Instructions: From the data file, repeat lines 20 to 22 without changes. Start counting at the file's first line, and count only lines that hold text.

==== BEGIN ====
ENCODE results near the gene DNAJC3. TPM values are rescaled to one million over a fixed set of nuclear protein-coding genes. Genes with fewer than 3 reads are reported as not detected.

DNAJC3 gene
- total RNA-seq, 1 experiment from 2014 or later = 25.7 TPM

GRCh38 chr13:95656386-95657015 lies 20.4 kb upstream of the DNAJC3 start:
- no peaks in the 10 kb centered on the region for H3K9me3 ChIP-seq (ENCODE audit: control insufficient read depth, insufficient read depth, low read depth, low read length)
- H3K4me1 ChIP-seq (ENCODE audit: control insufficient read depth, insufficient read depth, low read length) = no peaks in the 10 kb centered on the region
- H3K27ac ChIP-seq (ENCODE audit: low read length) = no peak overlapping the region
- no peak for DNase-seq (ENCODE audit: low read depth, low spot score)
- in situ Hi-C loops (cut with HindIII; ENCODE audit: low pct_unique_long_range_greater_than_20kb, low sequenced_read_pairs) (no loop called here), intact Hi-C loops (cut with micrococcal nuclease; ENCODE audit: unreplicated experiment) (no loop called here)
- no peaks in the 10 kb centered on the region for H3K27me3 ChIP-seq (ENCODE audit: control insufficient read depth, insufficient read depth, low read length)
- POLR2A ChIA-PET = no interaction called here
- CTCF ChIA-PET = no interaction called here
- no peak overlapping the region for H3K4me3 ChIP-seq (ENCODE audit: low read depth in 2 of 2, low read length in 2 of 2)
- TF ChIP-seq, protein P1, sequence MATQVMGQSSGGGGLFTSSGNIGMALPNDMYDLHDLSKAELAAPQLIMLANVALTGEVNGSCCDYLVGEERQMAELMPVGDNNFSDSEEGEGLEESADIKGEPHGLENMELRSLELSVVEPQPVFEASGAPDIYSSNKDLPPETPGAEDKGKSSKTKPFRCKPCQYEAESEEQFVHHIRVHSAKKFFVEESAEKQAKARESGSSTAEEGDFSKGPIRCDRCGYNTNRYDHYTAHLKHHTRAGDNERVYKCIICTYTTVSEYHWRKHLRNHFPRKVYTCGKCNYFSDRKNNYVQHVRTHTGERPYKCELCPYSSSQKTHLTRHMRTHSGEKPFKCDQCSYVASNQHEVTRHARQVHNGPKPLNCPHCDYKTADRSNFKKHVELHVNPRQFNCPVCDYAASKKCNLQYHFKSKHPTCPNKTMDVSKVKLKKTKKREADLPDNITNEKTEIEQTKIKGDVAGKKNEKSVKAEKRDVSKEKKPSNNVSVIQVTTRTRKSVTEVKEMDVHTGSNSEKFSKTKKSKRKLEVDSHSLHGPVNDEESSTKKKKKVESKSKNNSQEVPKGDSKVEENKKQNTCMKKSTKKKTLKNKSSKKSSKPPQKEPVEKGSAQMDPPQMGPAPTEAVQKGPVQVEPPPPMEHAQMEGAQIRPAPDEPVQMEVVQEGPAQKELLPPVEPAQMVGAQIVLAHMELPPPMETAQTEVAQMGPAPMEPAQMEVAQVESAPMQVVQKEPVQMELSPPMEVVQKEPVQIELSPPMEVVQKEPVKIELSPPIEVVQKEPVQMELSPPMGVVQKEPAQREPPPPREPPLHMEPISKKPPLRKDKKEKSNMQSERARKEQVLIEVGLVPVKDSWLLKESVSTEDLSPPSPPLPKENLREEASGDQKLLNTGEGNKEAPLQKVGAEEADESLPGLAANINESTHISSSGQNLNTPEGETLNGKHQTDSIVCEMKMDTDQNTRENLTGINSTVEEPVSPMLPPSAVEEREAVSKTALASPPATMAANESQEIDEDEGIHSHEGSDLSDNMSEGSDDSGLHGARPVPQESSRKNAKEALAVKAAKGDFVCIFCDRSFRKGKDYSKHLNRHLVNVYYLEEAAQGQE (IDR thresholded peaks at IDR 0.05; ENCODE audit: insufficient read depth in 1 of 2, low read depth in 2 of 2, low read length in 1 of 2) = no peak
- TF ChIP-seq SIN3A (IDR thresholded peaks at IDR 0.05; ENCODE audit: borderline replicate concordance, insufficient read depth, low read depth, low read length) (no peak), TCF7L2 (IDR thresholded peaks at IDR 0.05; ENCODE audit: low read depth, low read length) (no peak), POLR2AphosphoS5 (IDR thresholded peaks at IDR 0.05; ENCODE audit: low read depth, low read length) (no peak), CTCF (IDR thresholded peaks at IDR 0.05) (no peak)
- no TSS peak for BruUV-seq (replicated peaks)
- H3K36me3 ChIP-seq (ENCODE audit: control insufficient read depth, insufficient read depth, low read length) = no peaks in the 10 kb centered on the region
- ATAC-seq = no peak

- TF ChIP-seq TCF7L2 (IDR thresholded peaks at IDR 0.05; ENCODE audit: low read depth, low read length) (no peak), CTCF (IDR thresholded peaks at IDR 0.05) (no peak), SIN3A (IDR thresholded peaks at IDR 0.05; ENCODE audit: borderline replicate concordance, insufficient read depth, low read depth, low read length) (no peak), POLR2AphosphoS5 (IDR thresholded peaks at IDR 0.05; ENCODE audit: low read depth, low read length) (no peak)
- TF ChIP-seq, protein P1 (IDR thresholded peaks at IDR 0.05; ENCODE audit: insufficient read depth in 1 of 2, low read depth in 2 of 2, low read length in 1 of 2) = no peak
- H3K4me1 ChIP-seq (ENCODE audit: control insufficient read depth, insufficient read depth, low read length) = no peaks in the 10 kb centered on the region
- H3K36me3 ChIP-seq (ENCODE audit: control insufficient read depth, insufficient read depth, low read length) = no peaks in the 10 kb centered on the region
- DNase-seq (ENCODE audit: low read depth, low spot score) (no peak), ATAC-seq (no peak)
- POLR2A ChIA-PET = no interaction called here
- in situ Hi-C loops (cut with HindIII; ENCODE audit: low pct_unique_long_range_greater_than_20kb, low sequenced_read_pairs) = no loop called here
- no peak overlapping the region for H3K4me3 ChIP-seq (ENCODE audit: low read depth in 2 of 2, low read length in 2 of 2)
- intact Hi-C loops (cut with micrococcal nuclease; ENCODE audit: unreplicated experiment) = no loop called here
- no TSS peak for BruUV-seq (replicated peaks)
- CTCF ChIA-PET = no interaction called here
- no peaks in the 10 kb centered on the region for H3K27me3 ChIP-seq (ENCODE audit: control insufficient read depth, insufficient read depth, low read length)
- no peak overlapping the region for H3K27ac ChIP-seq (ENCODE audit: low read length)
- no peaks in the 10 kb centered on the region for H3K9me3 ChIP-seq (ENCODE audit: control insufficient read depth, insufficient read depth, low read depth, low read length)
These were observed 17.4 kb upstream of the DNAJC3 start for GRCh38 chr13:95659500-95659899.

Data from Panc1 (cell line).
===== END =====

- TF ChIP-seq, protein P1 (IDR thresholded peaks at IDR 0.05; ENCODE audit: insufficient read depth in 1 of 2, low read depth in 2 of 2, low read length in 1 of 2) = no peak
- H3K4me1 ChIP-seq (ENCODE audit: control insufficient read depth, insufficient read depth, low read length) = no peaks in the 10 kb centered on the region
- H3K36me3 ChIP-seq (ENCODE audit: control insufficient read depth, insufficient read depth, low read length) = no peaks in the 10 kb centered on the region